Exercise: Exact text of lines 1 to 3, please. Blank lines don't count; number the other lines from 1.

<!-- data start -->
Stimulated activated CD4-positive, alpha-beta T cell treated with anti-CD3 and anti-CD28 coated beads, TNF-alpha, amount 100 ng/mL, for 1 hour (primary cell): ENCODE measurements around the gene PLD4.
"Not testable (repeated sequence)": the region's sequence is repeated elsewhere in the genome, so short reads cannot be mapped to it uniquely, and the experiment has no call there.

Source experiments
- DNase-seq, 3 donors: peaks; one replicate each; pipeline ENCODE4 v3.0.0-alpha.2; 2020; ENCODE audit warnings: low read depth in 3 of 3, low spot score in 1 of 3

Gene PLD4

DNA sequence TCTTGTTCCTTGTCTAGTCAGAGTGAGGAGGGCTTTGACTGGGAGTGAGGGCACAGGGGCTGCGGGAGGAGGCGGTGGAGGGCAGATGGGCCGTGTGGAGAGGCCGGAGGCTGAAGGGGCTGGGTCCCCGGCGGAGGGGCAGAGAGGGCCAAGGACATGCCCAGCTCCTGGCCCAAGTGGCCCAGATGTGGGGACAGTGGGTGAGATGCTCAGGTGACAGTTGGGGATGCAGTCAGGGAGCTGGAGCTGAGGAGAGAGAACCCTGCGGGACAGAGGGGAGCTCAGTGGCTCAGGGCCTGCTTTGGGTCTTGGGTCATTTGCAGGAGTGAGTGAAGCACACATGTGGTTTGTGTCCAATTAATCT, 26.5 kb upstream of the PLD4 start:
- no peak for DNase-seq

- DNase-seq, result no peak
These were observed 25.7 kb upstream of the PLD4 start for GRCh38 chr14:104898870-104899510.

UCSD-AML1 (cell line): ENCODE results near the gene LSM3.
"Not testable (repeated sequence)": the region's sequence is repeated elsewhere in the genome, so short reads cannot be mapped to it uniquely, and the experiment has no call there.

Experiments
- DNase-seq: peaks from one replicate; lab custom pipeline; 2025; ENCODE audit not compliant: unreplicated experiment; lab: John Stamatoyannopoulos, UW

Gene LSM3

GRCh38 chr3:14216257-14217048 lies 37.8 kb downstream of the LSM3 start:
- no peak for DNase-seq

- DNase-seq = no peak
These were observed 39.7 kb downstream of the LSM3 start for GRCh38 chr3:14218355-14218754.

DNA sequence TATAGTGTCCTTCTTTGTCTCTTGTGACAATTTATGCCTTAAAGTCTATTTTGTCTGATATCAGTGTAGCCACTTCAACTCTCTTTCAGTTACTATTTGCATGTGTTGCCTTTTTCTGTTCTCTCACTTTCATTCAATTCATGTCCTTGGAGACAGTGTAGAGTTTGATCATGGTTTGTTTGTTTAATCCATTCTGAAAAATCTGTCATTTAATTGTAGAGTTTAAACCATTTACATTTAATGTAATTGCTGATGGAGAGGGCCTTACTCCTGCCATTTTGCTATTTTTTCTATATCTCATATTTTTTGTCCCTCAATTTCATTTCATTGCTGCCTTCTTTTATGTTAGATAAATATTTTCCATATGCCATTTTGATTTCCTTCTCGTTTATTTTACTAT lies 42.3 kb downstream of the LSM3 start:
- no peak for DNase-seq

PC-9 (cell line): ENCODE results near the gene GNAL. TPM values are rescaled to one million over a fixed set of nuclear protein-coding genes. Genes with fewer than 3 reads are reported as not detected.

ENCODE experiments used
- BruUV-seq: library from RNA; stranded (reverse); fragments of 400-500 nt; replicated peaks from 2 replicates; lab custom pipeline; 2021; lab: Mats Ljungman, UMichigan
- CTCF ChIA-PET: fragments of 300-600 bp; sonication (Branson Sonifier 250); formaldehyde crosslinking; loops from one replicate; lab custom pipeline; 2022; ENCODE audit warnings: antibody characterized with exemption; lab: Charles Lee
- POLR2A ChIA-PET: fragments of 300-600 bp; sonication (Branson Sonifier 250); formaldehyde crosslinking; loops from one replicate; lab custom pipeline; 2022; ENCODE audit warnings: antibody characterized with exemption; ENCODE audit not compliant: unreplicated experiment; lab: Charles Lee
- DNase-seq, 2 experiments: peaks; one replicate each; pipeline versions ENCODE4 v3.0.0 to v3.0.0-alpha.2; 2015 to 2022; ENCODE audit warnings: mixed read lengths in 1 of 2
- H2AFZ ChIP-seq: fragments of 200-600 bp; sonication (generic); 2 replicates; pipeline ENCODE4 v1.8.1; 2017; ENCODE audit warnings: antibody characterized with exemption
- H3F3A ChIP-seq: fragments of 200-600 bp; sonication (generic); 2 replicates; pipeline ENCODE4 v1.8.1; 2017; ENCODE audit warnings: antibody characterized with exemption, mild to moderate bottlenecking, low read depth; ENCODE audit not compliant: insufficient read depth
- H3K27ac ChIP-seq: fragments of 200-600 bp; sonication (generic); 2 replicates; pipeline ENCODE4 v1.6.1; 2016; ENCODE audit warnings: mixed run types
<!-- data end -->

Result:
Stimulated activated CD4-positive, alpha-beta T cell treated with anti-CD3 and anti-CD28 coated beads, TNF-alpha, amount 100 ng/mL, for 1 hour (primary cell): ENCODE measurements around the gene PLD4.
"Not testable (repeated sequence)": the region's sequence is repeated elsewhere in the genome, so short reads cannot be mapped to it uniquely, and the experiment has no call there.

Source experiments